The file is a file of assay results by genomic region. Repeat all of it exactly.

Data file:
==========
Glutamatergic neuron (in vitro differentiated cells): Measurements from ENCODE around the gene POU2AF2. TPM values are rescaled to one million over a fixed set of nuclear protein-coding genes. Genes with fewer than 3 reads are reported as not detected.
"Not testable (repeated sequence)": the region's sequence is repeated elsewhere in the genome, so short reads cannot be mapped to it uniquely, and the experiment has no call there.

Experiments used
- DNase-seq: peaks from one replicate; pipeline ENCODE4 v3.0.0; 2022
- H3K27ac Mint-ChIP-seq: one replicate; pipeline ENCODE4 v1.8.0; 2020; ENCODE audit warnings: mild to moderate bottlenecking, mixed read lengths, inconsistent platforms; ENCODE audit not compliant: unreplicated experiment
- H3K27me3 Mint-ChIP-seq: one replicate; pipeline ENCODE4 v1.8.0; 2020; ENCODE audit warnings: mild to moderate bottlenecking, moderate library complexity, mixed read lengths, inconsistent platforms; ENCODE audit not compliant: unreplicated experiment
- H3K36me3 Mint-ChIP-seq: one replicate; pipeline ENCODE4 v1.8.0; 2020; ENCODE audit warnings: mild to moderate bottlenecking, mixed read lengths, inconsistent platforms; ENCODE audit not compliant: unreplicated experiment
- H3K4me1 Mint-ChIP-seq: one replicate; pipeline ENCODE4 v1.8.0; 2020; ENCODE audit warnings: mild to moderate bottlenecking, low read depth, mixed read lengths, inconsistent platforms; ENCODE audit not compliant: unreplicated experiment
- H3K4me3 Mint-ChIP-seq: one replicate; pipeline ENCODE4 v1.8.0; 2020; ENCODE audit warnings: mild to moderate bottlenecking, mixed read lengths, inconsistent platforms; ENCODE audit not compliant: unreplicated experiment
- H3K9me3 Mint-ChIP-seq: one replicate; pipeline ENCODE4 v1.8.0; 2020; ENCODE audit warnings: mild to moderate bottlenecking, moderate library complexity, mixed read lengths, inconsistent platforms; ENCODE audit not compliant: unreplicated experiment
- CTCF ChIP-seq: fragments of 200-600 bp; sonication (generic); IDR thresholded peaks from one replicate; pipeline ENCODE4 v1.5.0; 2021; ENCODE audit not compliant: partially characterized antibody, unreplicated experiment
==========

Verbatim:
Glutamatergic neuron (in vitro differentiated cells): Measurements from ENCODE around the gene POU2AF2. TPM values are rescaled to one million over a fixed set of nuclear protein-coding genes. Genes with fewer than 3 reads are reported as not detected.
"Not testable (repeated sequence)": the region's sequence is repeated elsewhere in the genome, so short reads cannot be mapped to it uniquely, and the experiment has no call there.

Experiments used
- DNase-seq: peaks from one replicate; pipeline ENCODE4 v3.0.0; 2022
- H3K27ac Mint-ChIP-seq: one replicate; pipeline ENCODE4 v1.8.0; 2020; ENCODE audit warnings: mild to moderate bottlenecking, mixed read lengths, inconsistent platforms; ENCODE audit not compliant: unreplicated experiment
- H3K27me3 Mint-ChIP-seq: one replicate; pipeline ENCODE4 v1.8.0; 2020; ENCODE audit warnings: mild to moderate bottlenecking, moderate library complexity, mixed read lengths, inconsistent platforms; ENCODE audit not compliant: unreplicated experiment
- H3K36me3 Mint-ChIP-seq: one replicate; pipeline ENCODE4 v1.8.0; 2020; ENCODE audit warnings: mild to moderate bottlenecking, mixed read lengths, inconsistent platforms; ENCODE audit not compliant: unreplicated experiment
- H3K4me1 Mint-ChIP-seq: one replicate; pipeline ENCODE4 v1.8.0; 2020; ENCODE audit warnings: mild to moderate bottlenecking, low read depth, mixed read lengths, inconsistent platforms; ENCODE audit not compliant: unreplicated experiment
- H3K4me3 Mint-ChIP-seq: one replicate; pipeline ENCODE4 v1.8.0; 2020; ENCODE audit warnings: mild to moderate bottlenecking, mixed read lengths, inconsistent platforms; ENCODE audit not compliant: unreplicated experiment
- H3K9me3 Mint-ChIP-seq: one replicate; pipeline ENCODE4 v1.8.0; 2020; ENCODE audit warnings: mild to moderate bottlenecking, moderate library complexity, mixed read lengths, inconsistent platforms; ENCODE audit not compliant: unreplicated experiment
- CTCF ChIP-seq: fragments of 200-600 bp; sonication (generic); IDR thresholded peaks from one replicate; pipeline ENCODE4 v1.5.0; 2021; ENCODE audit not compliant: partially characterized antibody, unreplicated experiment